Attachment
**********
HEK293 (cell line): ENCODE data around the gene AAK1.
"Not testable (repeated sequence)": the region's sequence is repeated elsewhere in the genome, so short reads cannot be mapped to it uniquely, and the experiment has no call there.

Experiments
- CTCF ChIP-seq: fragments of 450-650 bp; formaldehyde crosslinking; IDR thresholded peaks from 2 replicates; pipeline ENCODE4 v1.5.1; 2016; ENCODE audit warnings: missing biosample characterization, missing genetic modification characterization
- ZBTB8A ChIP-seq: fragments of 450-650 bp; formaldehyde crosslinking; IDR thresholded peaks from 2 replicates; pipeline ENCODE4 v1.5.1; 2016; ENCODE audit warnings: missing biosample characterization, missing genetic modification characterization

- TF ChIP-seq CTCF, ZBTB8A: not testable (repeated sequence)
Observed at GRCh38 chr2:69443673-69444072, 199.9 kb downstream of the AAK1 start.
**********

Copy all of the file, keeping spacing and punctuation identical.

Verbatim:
HEK293 (cell line): ENCODE data around the gene AAK1.
"Not testable (repeated sequence)": the region's sequence is repeated elsewhere in the genome, so short reads cannot be mapped to it uniquely, and the experiment has no call there.

Experiments
- CTCF ChIP-seq: fragments of 450-650 bp; formaldehyde crosslinking; IDR thresholded peaks from 2 replicates; pipeline ENCODE4 v1.5.1; 2016; ENCODE audit warnings: missing biosample characterization, missing genetic modification characterization
- ZBTB8A ChIP-seq: fragments of 450-650 bp; formaldehyde crosslinking; IDR thresholded peaks from 2 replicates; pipeline ENCODE4 v1.5.1; 2016; ENCODE audit warnings: missing biosample characterization, missing genetic modification characterization

- TF ChIP-seq CTCF, ZBTB8A: not testable (repeated sequence)
Observed at GRCh38 chr2:69443673-69444072, 199.9 kb downstream of the AAK1 start.